History and characteristics of Okinawan longevity food

Asia Pac J Clin Nutr. 2001;10(2):159-64. doi: 10.1111/j.1440-6047.2001.00235.x.


Okinawan food culture in the Ryukyu island is one of the world's most interesting culture because its consumers have the longest life expectancies and low disability rates. It is a product of cultural synthesis, with a core of Chinese food culture, inputs through food trade with South-East Asia and the Pacific and strong Japanese influences in eating style and presentation. The Satsamu sweet potato provides the largest part of the energy intake (and contributes to self-sufficiency), there is a wide array of plant foods including seaweed (especially konbu) and soy, and of herbaceous plants, accompanied by fish and pork, and by green tea and kohencha tea. Infusing multiple foodstuff and drinking the broth is characteristic. Raw sugar is eaten. The concept that 'food is medicine' and a high regard accorded medical practice are also intrinsic of Okinawan culture. Again, food-centered and ancestral festivities keeep the health dimensions well-developed. Pork, konbu and tofu (soy bean-curd) are indispensable ingredients in festival menus, and the combination of tofu and seaweed are used everyday. Okinawan food culture is intimately linked with an enduring belief of the system and highly developed social structure and network.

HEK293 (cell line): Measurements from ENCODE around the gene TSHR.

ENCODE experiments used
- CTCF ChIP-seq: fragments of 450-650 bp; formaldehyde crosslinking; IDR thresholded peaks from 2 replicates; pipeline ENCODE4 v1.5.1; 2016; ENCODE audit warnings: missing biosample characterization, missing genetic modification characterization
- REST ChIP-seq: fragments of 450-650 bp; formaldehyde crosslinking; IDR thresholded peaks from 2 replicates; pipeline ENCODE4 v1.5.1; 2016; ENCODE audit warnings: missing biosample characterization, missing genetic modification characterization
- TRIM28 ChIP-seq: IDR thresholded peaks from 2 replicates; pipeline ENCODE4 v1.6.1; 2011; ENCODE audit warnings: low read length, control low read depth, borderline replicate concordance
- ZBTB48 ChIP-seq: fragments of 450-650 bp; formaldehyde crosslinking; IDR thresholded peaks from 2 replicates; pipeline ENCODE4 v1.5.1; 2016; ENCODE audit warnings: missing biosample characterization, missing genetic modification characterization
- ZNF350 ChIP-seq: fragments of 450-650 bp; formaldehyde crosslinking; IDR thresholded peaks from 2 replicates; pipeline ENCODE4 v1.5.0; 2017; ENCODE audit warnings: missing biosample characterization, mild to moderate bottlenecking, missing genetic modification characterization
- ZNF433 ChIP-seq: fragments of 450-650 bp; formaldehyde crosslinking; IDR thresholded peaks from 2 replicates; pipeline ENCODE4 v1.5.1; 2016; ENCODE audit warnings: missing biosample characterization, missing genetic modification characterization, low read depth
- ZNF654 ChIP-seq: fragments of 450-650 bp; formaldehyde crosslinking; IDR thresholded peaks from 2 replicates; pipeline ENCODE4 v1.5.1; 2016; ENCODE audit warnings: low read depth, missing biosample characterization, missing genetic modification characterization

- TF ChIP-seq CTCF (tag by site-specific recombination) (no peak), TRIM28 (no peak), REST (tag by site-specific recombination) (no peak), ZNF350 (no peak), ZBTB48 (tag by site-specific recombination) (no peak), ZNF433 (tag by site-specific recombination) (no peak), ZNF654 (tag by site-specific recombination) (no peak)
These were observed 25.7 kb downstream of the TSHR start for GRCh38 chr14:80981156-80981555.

Publication types

  • Historical Article

MeSH terms

  • Diet / history*
  • Feeding Behavior*
  • History, 19th Century
  • History, 20th Century
  • History, 21st Century
  • History, Early Modern 1451-1600
  • History, Medieval
  • Japan
  • Longevity*
  • Nutritional Physiological Phenomena